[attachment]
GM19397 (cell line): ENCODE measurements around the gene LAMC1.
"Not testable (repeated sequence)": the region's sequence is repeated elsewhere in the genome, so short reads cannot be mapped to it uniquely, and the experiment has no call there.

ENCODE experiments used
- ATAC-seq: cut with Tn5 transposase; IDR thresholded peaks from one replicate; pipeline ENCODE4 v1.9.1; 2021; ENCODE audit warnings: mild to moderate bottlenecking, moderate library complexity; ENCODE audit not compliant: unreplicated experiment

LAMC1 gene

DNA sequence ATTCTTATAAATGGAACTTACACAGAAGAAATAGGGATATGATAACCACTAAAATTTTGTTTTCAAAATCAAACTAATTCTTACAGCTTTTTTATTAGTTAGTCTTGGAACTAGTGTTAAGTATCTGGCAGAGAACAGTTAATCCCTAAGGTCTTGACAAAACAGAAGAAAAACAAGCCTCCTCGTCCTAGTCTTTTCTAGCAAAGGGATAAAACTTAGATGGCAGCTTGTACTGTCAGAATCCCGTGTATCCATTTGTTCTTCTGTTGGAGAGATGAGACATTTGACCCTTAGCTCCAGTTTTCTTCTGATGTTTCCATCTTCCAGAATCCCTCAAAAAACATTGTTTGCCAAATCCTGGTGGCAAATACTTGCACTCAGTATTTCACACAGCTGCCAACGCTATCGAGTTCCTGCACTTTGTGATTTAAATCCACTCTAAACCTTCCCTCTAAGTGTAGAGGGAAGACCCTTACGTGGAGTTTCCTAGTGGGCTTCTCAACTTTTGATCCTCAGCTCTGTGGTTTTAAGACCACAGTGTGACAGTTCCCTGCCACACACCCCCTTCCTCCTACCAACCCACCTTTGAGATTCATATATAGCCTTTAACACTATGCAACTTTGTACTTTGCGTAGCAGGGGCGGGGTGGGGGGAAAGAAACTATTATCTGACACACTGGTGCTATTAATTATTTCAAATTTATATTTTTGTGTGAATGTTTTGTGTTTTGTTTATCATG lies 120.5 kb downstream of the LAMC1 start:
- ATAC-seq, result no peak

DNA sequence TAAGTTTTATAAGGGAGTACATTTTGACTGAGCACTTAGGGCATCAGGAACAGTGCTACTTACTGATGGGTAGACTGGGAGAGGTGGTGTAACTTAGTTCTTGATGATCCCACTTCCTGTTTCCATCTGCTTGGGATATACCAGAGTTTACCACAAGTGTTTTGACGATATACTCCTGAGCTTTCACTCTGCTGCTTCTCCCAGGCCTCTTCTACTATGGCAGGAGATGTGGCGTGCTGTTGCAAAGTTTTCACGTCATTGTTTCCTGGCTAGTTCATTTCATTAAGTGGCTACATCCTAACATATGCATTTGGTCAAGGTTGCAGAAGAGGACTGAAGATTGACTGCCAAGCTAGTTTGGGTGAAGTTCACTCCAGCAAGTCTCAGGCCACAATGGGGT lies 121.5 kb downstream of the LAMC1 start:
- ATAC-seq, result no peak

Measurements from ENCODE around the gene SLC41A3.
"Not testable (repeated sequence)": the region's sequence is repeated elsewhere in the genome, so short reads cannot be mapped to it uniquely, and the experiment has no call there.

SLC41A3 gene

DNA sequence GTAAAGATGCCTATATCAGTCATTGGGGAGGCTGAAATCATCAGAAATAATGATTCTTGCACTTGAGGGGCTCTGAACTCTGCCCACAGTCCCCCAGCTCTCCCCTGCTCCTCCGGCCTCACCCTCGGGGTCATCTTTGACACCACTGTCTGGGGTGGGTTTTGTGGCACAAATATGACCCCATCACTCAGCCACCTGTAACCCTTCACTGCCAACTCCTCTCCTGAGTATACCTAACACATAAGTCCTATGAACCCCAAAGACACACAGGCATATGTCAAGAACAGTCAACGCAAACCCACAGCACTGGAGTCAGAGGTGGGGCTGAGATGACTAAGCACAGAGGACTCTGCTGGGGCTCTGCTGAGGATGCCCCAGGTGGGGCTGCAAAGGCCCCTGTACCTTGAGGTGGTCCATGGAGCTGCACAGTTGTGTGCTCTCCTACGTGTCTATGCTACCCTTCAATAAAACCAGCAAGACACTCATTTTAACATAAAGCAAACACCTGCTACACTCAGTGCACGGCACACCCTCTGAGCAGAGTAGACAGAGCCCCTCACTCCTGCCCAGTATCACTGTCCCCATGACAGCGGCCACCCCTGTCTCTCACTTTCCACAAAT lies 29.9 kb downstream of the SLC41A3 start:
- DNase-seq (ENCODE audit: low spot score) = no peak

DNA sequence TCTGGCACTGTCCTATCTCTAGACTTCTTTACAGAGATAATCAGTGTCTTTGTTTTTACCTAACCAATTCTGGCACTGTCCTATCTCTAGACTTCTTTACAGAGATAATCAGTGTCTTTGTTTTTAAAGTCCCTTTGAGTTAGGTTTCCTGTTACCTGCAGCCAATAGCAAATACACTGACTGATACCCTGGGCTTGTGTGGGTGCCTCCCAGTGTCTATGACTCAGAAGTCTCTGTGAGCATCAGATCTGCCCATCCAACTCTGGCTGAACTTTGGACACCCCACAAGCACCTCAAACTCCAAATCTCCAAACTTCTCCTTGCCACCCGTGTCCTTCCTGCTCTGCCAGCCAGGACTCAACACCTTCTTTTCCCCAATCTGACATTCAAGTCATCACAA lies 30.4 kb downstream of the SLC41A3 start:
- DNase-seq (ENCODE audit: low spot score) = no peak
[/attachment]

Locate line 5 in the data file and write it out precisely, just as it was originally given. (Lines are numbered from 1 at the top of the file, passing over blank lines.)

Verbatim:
LAMC1 gene